Peter was able to continue to work construction and handyman jobs due to the relief provided by the pain pills. However, Peter became more physically dependent on the pain pills. After a while, Peter’s doctor became uncomfortable prescribing Peter higher doses of his medication. Peter then turned to marijuana and CBD oil to make up for the pain relief that the pills no longer provided. As a result, Peter tested positive for a urine drug screen and was discharged by his Pain Management Doctor.
Peter was still unable to get insurance due to the high premiums and out right denials caused by his “preexisting condition” from his auto accident. After being discharged from his pain doctor’s office, Peter tried to enter another pain clinic. He was told things like “it’s a 4- 6 week wait to get in after we review your records” and “we only accept new pain patients by referral from other doctors”. Peter was still having pain and needed to work. He started obtaining pills on the street. He experimented with other forms of opiates and even tried Heroin. Peter’s drug used became more than a dependence he had crossed over into the realm of addiction. He was missing work to seek out drugs, resorting to selling drugs, stealing and other activities he could engage in to get the money to fuel his habit. Eventually, Peter lost his job, was homeless and had alienated his family due to his addiction. He finally hit rock bottom and overdosed on Fentanyl which was manufactured on the street to look like the Oxycodone he had been used to taking.
While In the hospital, Peter was diagnosed with Hepatitis (apparently from his previous intravenous drug use). Upon discharge he was referred to Methadone treatment. Peter asked about Methadone alternatives but was told by his doctor there were none. Peter had heard about and occasionally used Suboxone during his time “on the streets”. Peter remembered Suboxone decreasing his cravings and making him feel“normal” without feeling groggy and short of breath like he did with methadone. Peter looked around and inquired about Opioid Treatment Centers and finally found a Suboxone Treatment Center where he could pay cash at a reasonable price. The Addiction Treatment in Georgia center was able to change Peter from methadone to Suboxone. Peter was also introduced to acupuncture to treat his chronic pain from the auto accident injuries. Peter was shocked at how much better he felt after a course of 10 acupuncture treatments. Peter said, “ I wish I had known about these needles before I took all those pills!”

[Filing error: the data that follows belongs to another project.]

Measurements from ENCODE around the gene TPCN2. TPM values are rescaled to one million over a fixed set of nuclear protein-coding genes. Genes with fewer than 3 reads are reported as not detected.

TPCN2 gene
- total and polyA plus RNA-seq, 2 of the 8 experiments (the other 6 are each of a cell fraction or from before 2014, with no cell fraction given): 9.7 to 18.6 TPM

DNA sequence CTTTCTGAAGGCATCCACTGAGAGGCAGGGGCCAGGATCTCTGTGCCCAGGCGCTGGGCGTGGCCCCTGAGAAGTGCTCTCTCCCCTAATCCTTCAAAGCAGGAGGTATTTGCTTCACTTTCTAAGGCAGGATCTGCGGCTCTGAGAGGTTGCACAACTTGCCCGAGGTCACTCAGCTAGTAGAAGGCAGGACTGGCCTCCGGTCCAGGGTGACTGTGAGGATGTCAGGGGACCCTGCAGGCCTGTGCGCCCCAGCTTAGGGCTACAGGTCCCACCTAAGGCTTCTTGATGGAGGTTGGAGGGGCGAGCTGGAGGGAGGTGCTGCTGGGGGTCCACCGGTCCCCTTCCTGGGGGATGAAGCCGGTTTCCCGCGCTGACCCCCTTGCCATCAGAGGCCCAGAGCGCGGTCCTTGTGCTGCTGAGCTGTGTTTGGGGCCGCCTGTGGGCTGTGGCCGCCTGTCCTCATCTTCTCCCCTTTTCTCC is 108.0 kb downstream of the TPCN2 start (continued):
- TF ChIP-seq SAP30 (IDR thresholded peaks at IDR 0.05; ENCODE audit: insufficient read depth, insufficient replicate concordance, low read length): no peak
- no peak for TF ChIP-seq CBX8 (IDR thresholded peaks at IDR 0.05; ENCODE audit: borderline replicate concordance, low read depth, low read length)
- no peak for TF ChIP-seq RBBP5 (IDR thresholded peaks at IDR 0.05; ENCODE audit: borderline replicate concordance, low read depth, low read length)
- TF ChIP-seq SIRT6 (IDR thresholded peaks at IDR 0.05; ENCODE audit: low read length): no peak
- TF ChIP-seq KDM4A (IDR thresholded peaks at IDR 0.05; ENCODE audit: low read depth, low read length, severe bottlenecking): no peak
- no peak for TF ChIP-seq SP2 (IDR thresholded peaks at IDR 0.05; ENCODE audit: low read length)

As Peter continued his Suboxone and Addiction Treatment in Georgia, he was eventually able to find work again. He started and continued counseling at a church nearby (as he couldn’t afford a professional counselor without insurance). Peter learned to cope with life’s ups and downs. He learned coping skills and how to avoid triggers. He even learned to tolerate the judgmental look he received from the pharmacist when he filled his Suboxone prescription. He found it odd and often chuckled to himself at the irony.Peter remembered it was the same look he received when he would get his Oxycodone prescription filled in the past.
Eventually, Peter was old enough to obtain Medicare. He had lost homes, jobs family and had permanent liver damage. When he had his first Medicare exam he was offered opiates for his chronic pain. Peter refused stating he would “pay out of pocket” for acupuncture (which isn’t covered by Medicare). Peter’s Medicare doctor was always surprised by Peter’s insistence that acupuncture was controlling his pain. Despite Peter stating his pain was well controlled, Peters’ doctor continued to offer opiates. One day Peter finally became annoyed and asked: “Pills? Is that all you have? You do know that I have liver damage?, Right? Why do you keep trying to get me to take pills? Don’t you realize that the acupuncture needles have saved me from so much pain? If I had known about those needles I would have probably never taken the pills that got me into so much trouble!! WHAT IS IT THAT YOU DON”T UNDERSTAND ABOUT THAT!!!??
Peter’s doctor said,“well we don’t have studies or insurance approval stating that acupuncture really works.” Peter became more upset and said” DO YOU THINK I NEED A STUDY TO TELL ME THAT MY PAIN IS BETTER? ACUPUNCTURE HAS BEEN AROUND FOR THOUSANDS OF YEARS AND YOU ARE TALKING TO ME ABOUT STUDIES?? REALLY? REALLY? DO YOU EVEN KINOW ANYTHING ABOUT ACUPUNCTURE? Peter’s doctor then said, No I have not studied acupuncture. I am a medical doctor. Peter then said, acupuncture has got me “Pain Free without Pills”TM you doctors all have something to learn!
- Addiction Treatment
- Auto Accident
- Auto Injury
- Auto Injury Care
- Bioidentical Hormone Therapy
- Brain Injuries
- Broken Fractured Ribs
- Facet Syndrome
- Hormone Replacement Therapy
- Personal Injury Care
- Out Patient Treatment
- Opioid Dependence
- Stem Cell/Regenerative Medicine
- Whiplash Care
- Whiplash Treatment
- Work Injury Care
- Work Place Injury